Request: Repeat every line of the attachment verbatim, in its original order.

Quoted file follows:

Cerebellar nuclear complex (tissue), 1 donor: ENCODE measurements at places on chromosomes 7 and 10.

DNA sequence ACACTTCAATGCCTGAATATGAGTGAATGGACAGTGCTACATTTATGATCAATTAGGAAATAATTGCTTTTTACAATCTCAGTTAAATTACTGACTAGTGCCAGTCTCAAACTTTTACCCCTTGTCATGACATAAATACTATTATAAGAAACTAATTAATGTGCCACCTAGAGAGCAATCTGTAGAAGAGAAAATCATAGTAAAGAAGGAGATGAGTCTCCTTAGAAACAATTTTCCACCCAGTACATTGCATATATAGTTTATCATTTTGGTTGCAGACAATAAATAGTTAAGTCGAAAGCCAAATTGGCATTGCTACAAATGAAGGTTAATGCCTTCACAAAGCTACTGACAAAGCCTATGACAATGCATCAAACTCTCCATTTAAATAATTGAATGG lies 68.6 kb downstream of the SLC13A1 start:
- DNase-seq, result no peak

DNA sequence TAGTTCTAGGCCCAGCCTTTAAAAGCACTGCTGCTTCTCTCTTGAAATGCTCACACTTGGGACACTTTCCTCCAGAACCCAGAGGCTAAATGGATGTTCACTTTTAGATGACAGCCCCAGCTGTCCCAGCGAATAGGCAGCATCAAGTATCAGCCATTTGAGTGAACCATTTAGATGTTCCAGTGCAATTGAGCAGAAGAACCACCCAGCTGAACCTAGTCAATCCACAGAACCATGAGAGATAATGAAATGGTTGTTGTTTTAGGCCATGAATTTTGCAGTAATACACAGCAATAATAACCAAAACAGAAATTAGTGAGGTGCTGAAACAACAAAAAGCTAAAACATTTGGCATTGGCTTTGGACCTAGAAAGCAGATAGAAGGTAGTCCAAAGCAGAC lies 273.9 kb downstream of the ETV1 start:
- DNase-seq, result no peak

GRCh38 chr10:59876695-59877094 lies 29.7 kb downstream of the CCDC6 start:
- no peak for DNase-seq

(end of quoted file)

Cerebellar nuclear complex (tissue), 1 donor: ENCODE measurements at places on chromosomes 7 and 10.

DNA sequence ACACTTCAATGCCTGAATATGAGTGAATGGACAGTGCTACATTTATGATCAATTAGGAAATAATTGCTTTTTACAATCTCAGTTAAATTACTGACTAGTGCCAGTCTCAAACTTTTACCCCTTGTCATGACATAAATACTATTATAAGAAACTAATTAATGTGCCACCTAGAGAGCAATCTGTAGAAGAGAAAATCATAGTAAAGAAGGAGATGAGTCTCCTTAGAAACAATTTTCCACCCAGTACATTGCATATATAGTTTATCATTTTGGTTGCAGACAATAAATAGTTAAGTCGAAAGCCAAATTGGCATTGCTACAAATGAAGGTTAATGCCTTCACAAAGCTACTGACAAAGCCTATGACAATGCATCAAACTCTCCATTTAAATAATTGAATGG lies 68.6 kb downstream of the SLC13A1 start:
- DNase-seq, result no peak

DNA sequence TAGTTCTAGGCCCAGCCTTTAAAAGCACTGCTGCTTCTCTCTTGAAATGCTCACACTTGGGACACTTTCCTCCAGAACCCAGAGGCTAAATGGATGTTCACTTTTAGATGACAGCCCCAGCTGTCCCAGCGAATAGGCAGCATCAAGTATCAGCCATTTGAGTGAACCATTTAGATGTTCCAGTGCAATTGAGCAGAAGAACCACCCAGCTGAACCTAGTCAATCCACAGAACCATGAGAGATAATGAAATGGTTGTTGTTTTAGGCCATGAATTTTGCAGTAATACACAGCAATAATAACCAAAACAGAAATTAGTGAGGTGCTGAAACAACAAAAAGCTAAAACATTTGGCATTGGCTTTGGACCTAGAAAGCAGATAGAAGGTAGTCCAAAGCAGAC lies 273.9 kb downstream of the ETV1 start:
- DNase-seq, result no peak

GRCh38 chr10:59876695-59877094 lies 29.7 kb downstream of the CCDC6 start:
- no peak for DNase-seq